Turkey Day 3 @ Ephesus

In this post, I am going to write about one of my favourite place that I visited in Turkey.
This is a long post so I hope that you can sit back and relax while reading and enjoy the photos that I have taken.


Ephesus was an ancient Greek city on the coast of Ionia, three kilometers southwest of present-day Selçuk in İzmir Province, Turkey. The city was famed for the Temple of Artemis (completed around 550 BC), one of the Seven Wonders of the Ancient World. In 268 AD, the Temple was destroyed or damaged in a raid by the Goths. Ephesus was one of the seven churches of Asia that are cited in the Book of Revelation. 

We began our journey quite early that day after spending a night at Avyvalik.
Ephesus is around 6 hours from Troy although it looks pretty near in the map.


I was grumpy about having to wake up early that day however my effort(to wake up) did pay off when I saw this magical view just outside the hotel. Photo doesn't do any justice at all. In real-life, it looks far more dreamy than this.  


Everything seems so calm and serene and I think I can get used to waking up and staring at this everyday. 

And so our journey began and these are some of the sceneries I saw along the way. 

90% of the vehicles I saw in Turkey are covered in dirt. Like this.

Turkey has wide fields with crops

and a lot of wind turbines too

We reached our destination after 4 hours of bus ride. Ephesus is another ruin city like Troy (mentioned in my previous post) but in my opinion, this ruin city is far more beautiful and well preserved than Troy.

Ephesus is connected to Greek mythology like Troy as well where names like Hercules, Hermes, Nike and Medusa appeared on the monuments.

Map of Ephesus
We went in from the East entrance and went along the path until the "car park" area seen above. Now I am starting to wonder, have I missed out the Temple of Artemis?! I think I really did missed out the Temple of Artemis.

Upon entrance--The State Agora


Pieces of monument which have yet to be assemble

Ancient underground pipes


Reassembled pillars



The Odeon



Hermes, the messenger of Gods

Caduceus, Hermes's herald staff

Posing infront of Nike, the God of Victory

Headless statue

The ancient used alphabets too?

Can you spot the heart?

The fountain of Trajan
The center niche originally contained a colossal statue of the emperor Trajan.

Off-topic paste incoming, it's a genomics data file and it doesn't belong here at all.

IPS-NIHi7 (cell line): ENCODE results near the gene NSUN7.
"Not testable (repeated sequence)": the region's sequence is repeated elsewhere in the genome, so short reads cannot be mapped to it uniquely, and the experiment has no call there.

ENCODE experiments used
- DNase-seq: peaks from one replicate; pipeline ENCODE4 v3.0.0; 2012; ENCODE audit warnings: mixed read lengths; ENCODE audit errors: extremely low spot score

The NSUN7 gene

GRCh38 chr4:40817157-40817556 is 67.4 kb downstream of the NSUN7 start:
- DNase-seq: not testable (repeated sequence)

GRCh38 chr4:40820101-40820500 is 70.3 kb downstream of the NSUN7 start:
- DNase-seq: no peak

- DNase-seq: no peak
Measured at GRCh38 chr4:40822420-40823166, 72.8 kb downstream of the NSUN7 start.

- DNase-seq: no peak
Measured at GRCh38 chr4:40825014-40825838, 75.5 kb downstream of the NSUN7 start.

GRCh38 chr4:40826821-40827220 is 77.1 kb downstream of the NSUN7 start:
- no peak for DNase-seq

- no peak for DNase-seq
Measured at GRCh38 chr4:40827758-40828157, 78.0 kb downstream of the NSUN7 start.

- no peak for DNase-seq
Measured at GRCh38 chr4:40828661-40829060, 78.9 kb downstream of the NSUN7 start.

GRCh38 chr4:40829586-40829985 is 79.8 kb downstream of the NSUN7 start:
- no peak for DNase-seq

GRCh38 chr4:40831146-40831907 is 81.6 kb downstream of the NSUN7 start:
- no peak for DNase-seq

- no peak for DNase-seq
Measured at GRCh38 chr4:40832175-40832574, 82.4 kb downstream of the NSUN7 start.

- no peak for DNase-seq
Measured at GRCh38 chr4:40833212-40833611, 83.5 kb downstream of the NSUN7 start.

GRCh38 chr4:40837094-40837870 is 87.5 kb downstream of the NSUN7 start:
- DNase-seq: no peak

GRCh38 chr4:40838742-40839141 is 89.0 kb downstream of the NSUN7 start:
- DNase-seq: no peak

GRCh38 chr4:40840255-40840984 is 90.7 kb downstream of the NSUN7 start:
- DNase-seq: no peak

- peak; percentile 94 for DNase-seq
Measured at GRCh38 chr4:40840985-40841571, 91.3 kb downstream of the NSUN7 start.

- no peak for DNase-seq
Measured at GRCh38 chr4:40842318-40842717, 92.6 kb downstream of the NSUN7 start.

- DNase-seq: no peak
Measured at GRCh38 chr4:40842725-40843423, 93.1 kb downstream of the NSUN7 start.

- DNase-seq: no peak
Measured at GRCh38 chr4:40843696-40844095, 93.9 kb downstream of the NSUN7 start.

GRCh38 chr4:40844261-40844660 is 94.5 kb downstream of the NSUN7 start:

Artist rendition of the Fountain of Trajan
It is fantastic to know that the ancient Romans knew the true shape of the world even back in the 1st century AD. It can be understood from the round shape on which one foot of Emperor Trajan is resting, symbolised his rule of the world.


Scholastica Baths

What's this?
In case you are smart enough, you would have guessed it correctly. 
The Scholastica Baths was located towards Celsus Library. Baths were part of the daily life in ancient time. As a tradition particularly in the Roman period, the noble and the rich would usually come to the baths in groups with their servants, be massaged and perfumed, afterwards rest for hours. 

Holes (#29), the public loo are stretch across long benches, where relatively clean water would be flowing lies near the feet (the shallow drain in dark grey). 
The waste channels are between 2 and 4 meters below the seats. It is said that if things were chilly, the wealthy Ephesians would send their slaves down to warm the seats for them in anticipation of their arrival. 

I do not know if the source is reliable but we heard that the waste was later collected to obtain Ammonia for the production of paper and books. Imagine flipping those pages....

The Celsus Library
The library of Celsus is an ancient Roman building in Ephesus, Anatolia, now part of Selçuk, Turkey. It was built in honour of the Roman Senator Tiberius Julius Celsus Polemaeanus, completed in 135 AD by Celsus' son, Gaius Julius Aquila.



The facade of Celsus Library has 2 stories but the interior facade has 3 stories because of original architecture. I still remember standing at a spot, staring bewilderingly at this monument. The idea of how this place was built and the how the motives were carved just doesn't come to me. How many men were needed to move the concrete this high where there were still no machine or technology?

The interior of the library

Another headless statue

Artist rendition of Celsus Library

The mystery of the engraving
A heart, a cross, a woman's head, a foot and cash is carved into the marble sidewalk from the harbour to the town of Ephesus. It has been translated as 'turn left at the cross roads where you can buy a woman's love' and is claimed to be the worlds first advertisement, over 2000 years old. Interesting right?


Posing in the Grand Theatre


Do you know that the Grand Theatre has seating capacity of 24000 and a high of 38meters? 


View from the Arcadian Way


Ephesus is considered one of the great outdoor museums of Turkey and is the best preserved classical city of the Eastern Mediterranean which enable one to genuinely soak in the atmosphere of Roman times. Do you know that the Seven Churches of Revelation (mentioned in the Bible) was in Ephesus? (Revelation 2:1-7).  Even Virgin Mary lived her last years of her life here, in a small cottage near Ephesus.


I think I have learn and see a lot of things in Ephesus. I always have a thing on history and I am so glad to be able to time travel, back to the venue where everything once happened. This is definitely one of my favourite attraction in Turkey. Do not miss out Ephesus if you are going to Turkey! And don't forget to purchase the audio guide!

I took almost 2 weeks to compose everything on this page.
Hope you enjoy the post! :)

Entrance Fee : 30 TL ($15 or €12)
Admission : 
Summer Opening/Closing Time | 08:30 - 19:00
Winter Opening/Closing Time | 08:00 - 17:00 


  1. hi blogwalking and found your blog. how lucky you can travel around the world !

    1. Hi Marionette, hope you like my blog! Do visit often =)